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Penguins adding forwards to top 10 prospects

by Adam Kimelman

Under former general manager Ray Shero, the Pittsburgh Penguins' philosophy was to prioritize defensemen in the draft. That led to the Penguins producing a number of high-end defense prospects but comparatively little up front. Now the forwards are starting to catch up.

"We're starting to get these forwards coming through the turnstiles," Penguins assistant general manager Tom Fitzgerald said. "We feel like we've got them coming through now when in the past we haven't. We feel like we've got some forwards now finally coming through instead of being deep in just [defensive] depth."

Here's a look at the Penguins' top 10 prospects, according to

1. Derrick Pouliot, D

How acquired: 1st round (No. 8), 2012 draft

Last season: 58 GP, 17-53-70, plus-40, Portland, WHL

Pouliot was third among all Western Hockey League defenseman in points and was named the league's best defenseman. But what really impressed Fitzgerald was how Pouliot not only excelled offensively but raised his defensive play; he had a plus-40 rating with Portland and had five points and a plus-2 rating for Canada at the 2014 IIHF World Junior Championship.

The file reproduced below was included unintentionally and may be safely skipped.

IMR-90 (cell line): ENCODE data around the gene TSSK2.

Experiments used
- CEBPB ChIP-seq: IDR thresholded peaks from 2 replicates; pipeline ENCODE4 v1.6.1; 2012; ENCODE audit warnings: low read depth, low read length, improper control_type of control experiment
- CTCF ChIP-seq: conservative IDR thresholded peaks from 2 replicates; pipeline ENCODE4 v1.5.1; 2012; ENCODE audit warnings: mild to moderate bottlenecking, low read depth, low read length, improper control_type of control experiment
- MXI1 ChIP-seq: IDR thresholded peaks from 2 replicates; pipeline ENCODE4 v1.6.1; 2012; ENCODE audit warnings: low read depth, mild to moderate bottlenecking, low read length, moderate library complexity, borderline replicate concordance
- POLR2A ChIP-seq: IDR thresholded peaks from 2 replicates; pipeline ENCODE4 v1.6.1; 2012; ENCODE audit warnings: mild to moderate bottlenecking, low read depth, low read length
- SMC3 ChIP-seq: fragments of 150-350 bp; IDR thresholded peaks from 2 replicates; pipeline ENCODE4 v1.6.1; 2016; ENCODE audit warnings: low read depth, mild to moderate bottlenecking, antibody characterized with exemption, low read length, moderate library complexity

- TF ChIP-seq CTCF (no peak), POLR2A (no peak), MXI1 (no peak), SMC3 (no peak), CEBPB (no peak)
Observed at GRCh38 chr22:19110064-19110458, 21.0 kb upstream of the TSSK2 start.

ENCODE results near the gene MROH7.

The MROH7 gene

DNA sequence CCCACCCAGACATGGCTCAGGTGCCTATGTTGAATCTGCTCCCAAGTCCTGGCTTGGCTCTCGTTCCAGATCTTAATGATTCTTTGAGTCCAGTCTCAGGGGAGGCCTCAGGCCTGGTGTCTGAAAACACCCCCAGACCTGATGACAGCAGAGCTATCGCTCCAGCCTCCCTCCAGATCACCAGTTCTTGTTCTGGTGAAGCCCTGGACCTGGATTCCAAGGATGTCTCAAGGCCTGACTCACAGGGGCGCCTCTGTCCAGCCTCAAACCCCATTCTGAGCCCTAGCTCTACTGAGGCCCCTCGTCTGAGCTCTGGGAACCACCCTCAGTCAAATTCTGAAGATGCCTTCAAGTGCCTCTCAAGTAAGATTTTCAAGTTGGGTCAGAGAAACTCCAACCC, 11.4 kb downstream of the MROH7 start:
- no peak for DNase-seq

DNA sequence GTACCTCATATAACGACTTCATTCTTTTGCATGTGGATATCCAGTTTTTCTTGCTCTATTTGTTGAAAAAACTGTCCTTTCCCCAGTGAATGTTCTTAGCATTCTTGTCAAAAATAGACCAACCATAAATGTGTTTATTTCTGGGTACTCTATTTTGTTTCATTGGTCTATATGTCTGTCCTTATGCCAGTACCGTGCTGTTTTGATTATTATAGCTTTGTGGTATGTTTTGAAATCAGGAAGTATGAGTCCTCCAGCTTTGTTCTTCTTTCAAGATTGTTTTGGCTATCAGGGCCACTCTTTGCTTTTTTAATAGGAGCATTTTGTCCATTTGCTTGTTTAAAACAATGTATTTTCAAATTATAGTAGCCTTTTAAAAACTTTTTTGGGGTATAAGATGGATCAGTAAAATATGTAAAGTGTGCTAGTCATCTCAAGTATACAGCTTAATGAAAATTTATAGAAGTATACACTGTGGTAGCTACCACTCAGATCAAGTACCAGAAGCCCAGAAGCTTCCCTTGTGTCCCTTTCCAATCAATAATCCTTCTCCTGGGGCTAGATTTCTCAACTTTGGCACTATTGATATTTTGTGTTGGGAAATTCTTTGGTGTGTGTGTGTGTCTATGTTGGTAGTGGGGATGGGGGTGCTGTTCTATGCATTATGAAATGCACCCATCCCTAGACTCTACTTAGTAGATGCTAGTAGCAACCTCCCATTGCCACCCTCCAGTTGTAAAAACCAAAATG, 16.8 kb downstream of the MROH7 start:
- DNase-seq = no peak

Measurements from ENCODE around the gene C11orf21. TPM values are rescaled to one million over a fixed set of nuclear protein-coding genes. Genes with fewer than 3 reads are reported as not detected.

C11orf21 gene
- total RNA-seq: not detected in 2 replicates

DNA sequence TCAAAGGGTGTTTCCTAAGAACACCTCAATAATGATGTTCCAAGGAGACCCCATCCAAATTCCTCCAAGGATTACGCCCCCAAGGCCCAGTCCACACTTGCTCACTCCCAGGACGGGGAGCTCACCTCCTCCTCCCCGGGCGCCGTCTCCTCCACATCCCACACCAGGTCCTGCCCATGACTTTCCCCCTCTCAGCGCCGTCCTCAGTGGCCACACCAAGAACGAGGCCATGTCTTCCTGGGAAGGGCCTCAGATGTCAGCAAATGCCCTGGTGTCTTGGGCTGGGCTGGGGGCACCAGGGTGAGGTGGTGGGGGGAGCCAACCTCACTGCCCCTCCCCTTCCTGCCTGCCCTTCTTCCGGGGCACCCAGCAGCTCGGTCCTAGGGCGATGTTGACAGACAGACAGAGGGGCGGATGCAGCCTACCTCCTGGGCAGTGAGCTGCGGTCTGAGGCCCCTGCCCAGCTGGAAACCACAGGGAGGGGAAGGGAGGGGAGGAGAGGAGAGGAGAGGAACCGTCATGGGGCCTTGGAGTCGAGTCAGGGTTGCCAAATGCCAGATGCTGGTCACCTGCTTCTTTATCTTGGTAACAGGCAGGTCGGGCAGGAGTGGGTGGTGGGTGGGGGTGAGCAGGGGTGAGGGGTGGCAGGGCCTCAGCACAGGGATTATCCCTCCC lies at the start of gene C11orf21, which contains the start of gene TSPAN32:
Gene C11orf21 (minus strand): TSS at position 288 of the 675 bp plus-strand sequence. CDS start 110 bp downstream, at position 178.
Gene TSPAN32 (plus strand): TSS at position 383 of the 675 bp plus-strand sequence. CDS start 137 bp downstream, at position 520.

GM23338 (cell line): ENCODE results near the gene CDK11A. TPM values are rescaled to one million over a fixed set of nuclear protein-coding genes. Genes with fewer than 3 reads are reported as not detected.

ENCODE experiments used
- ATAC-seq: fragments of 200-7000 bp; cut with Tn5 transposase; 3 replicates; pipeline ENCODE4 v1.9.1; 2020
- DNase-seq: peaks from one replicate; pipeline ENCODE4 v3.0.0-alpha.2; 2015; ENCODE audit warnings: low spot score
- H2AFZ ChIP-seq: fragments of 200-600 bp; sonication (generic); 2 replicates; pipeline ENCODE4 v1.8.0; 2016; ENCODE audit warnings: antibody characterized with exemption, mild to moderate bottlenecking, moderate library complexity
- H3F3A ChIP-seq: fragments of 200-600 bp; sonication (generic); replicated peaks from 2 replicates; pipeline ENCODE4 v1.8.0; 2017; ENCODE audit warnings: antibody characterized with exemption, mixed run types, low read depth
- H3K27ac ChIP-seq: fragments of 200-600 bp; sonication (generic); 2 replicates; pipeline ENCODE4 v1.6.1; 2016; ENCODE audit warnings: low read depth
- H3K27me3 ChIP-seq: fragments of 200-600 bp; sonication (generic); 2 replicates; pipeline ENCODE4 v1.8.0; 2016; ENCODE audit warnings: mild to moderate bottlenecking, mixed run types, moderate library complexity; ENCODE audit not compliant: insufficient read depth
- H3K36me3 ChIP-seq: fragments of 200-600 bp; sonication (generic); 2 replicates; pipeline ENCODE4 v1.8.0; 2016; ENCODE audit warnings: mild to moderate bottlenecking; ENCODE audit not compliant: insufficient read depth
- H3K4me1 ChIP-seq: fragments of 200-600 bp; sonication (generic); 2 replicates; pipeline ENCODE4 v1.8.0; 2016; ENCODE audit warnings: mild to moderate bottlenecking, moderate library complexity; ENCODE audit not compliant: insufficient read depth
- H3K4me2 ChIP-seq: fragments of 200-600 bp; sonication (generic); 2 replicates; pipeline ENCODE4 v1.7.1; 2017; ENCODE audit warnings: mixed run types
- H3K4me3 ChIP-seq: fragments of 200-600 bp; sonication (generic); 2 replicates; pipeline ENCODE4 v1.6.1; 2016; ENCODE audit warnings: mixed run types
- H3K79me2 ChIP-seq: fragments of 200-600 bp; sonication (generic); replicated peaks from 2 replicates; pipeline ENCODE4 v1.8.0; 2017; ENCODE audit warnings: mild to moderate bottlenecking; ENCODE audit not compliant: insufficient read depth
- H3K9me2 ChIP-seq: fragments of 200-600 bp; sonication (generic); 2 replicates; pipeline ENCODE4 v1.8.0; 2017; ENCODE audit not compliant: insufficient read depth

"Derrick is a fantastic skater," Fitzgerald said. "He plays with his eyes up. He utilizes the four other teammates on the ice and makes it look easy at times. We asked him to work on his [defensive] zone play, engagement, being quick and physical, take away time and space with the puck. And we've seen that."

Pouliot had shoulder surgery in May that likely will sideline him through the first six weeks of the NHL season. However, he remains a major part of the Penguins' future.

Projected NHL arrival: 2015-16

2. Kasperi Kapanen, RW

How acquired: 1st round (No. 22), 2014 draft

Last season: 47 GP, 7-7-14, KalPa, FIN

A shoulder injury, a last-place club team and a poor showing at the 2014 IIHF World Under-18 Championship had Kapanen happy his 2013-14 season was over. While he might not have liked it, scouts did, especially those in Pittsburgh, who were ecstatic that he remained available when their turn to draft came. They were even happier after getting to see him in action at the team's development camp.